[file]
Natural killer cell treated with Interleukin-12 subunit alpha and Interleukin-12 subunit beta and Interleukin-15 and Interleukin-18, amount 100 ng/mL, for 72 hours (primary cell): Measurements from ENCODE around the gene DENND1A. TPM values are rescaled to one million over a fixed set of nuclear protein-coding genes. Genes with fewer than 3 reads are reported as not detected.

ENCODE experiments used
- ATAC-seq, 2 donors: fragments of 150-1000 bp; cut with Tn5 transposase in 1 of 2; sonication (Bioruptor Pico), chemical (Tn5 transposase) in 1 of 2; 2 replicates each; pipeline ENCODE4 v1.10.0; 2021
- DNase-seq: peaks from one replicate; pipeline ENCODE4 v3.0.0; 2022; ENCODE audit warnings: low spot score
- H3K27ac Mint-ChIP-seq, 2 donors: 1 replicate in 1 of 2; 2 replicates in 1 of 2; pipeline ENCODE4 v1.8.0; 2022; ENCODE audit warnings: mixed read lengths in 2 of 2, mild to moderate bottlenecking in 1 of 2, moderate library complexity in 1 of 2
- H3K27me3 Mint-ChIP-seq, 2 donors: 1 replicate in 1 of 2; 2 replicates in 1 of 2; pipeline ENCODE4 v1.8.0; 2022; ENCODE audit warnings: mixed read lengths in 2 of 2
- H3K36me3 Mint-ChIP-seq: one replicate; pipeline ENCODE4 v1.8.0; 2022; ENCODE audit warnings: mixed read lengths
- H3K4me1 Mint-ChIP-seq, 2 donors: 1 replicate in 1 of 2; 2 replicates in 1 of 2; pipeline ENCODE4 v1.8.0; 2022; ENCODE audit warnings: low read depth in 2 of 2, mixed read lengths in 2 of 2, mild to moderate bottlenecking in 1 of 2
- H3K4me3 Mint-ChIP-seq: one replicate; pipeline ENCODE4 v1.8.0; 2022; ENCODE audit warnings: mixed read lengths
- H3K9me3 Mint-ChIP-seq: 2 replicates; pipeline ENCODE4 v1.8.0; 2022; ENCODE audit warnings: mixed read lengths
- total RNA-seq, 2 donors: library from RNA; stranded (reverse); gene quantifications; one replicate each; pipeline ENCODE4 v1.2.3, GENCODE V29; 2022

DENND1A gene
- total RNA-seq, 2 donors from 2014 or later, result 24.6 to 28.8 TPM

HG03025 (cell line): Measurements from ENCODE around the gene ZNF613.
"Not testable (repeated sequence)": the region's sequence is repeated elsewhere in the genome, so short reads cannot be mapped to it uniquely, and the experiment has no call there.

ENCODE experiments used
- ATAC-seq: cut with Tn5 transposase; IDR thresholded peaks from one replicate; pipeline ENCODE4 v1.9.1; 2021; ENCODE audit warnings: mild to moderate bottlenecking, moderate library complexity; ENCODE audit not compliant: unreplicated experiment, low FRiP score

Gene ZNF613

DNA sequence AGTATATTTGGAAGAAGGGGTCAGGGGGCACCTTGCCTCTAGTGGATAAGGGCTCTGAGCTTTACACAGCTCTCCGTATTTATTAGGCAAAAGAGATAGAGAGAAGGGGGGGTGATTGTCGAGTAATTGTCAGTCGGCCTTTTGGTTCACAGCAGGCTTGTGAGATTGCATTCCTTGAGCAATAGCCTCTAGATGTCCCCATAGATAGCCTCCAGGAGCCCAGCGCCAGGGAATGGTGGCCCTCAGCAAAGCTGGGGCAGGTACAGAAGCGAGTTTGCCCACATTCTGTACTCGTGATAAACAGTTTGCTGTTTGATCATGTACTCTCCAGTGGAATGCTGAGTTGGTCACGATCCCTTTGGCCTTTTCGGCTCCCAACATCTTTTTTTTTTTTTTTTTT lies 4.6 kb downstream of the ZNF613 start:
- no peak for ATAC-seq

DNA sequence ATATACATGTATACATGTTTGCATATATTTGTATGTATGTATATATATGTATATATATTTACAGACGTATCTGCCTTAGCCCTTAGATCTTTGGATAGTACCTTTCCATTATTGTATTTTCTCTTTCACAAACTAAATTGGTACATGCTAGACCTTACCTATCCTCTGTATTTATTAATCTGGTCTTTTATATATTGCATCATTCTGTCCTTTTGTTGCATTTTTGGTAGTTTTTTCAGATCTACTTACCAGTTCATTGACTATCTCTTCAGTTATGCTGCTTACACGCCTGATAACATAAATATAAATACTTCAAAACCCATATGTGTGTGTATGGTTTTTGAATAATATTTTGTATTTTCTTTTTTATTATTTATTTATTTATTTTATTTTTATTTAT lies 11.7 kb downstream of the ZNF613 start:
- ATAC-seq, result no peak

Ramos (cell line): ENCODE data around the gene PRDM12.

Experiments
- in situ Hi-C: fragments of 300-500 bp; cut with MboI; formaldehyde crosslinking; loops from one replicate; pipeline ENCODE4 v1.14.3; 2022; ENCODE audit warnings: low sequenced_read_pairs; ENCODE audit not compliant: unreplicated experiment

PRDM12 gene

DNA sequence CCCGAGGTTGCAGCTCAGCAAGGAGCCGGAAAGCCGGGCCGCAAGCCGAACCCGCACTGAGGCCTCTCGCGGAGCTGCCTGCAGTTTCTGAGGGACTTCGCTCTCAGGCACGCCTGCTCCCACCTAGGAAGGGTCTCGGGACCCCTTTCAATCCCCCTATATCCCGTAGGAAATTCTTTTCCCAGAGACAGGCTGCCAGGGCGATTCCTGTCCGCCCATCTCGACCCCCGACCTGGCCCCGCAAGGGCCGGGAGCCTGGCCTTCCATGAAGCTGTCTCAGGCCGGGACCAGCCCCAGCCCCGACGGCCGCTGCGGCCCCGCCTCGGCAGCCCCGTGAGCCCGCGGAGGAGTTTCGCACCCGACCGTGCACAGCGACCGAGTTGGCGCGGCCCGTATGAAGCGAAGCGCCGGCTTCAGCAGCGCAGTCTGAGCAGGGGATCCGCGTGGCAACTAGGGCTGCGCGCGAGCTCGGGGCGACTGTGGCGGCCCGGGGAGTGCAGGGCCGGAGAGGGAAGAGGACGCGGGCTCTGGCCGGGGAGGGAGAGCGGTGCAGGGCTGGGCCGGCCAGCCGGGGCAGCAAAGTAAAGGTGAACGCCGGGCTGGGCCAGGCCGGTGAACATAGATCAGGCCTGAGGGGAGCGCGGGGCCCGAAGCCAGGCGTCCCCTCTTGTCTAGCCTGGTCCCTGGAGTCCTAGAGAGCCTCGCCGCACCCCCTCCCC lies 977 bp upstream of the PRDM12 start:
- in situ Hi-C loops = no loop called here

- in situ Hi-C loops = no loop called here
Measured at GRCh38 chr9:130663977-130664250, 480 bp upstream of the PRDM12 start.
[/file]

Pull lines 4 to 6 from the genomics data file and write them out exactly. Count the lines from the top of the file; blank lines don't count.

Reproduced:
- DNase-seq: peaks from one replicate; pipeline ENCODE4 v3.0.0; 2022; ENCODE audit warnings: low spot score
- H3K27ac Mint-ChIP-seq, 2 donors: 1 replicate in 1 of 2; 2 replicates in 1 of 2; pipeline ENCODE4 v1.8.0; 2022; ENCODE audit warnings: mixed read lengths in 2 of 2, mild to moderate bottlenecking in 1 of 2, moderate library complexity in 1 of 2
- H3K27me3 Mint-ChIP-seq, 2 donors: 1 replicate in 1 of 2; 2 replicates in 1 of 2; pipeline ENCODE4 v1.8.0; 2022; ENCODE audit warnings: mixed read lengths in 2 of 2